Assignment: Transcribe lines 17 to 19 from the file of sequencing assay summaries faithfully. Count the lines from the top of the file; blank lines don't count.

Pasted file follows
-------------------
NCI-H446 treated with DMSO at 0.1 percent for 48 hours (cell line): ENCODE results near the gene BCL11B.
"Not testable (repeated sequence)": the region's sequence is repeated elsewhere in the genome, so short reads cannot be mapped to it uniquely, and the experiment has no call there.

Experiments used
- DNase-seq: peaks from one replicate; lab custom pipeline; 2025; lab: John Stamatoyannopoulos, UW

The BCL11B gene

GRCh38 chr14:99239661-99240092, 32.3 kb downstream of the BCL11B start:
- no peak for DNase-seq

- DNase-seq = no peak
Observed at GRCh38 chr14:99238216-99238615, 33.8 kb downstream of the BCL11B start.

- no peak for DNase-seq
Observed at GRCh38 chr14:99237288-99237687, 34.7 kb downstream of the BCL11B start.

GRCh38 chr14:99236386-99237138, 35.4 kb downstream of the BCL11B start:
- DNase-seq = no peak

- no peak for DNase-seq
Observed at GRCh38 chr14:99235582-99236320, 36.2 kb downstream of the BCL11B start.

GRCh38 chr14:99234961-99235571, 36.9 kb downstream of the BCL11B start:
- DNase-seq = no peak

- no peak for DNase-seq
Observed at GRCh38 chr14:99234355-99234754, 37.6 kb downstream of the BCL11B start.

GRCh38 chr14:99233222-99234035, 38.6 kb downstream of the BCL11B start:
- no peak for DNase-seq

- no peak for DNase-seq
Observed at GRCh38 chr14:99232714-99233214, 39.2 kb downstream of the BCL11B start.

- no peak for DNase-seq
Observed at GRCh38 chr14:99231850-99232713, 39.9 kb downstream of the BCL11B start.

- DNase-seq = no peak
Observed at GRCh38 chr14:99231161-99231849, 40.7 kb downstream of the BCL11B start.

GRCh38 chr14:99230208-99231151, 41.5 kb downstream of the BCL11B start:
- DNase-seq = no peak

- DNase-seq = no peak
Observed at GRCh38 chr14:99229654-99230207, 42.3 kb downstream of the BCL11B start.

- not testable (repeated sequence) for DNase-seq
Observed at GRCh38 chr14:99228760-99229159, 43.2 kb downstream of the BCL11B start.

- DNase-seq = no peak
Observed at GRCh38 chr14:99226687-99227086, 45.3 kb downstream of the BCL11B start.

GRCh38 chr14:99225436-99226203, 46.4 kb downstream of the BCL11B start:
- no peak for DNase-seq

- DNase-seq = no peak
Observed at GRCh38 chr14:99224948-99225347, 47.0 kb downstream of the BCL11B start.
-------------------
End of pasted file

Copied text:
- DNase-seq = no peak

- no peak for DNase-seq
Observed at GRCh38 chr14:99234355-99234754, 37.6 kb downstream of the BCL11B start.